By Siafa Lewis

PHILADELPHIA (CBS) — Holocaust Remembrance Day is being marked around the world 77 years after Soviet forces liberated Auschwitz, the largest Nazi death camp. Eyewitness News spoke with a Philadelphia man whose grandfather survived Auschwitz and why it’s so important to share his grandfather’s story.

When Germany invaded Poland in 1939, 15-year old David Wisnia came home one day to find his father, mother and baby brother had all been killed by the Nazis. His older brother ran away and tried to escape, but he too was killed.

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“He was finally found out without papers and taken by cattle car to the concentration camp known as Auschwitz,” Avi Wisnia said.

David, who died last summer at the age of 94, was a Holocaust survivor. In 1942, he was forced to board a cattle car and arrived at Auschwitz on Dec. 14.

David was tattooed and assigned to barracks 15. He was in Auschwitz for close to three years.

Avi, one of his grandchildren, invited Eyewitness News into his home to share his grandfather’s story.

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“Because he was a singer he was invited one night to perform, to entertain for the Nazi guards that were watching over the prisoners of Auschwitz,” Avi said.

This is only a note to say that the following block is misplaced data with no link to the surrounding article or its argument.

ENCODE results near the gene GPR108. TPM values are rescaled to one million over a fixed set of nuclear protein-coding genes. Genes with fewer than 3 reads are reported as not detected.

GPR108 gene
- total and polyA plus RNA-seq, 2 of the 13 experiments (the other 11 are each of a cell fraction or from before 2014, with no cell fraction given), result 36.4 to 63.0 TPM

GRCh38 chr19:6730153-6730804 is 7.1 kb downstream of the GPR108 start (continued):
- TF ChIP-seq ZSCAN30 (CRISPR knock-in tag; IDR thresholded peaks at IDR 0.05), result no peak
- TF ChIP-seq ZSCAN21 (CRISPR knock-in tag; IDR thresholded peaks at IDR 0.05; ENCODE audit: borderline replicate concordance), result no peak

Music quite literally helped to save David’s life. But freedom nearly three years later was the result of an escape during a transport from the second concentration camp David was in, Dachau, on the way to a third.

He ran away into the woods and eventually stumbled upon American soldiers.

Avi said there were things his grandfather shared about his time in captivity and others he didn’t, but more important than hearing every last detail is making sure that the horrors perpetrated by the Nazis are never forgotten.

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“An example of what human beings are capable of. Human beings are capable of inflicting great pain and horror on each other. And yet, human beings are also capable of incredible compassion and kindness,” Avi said.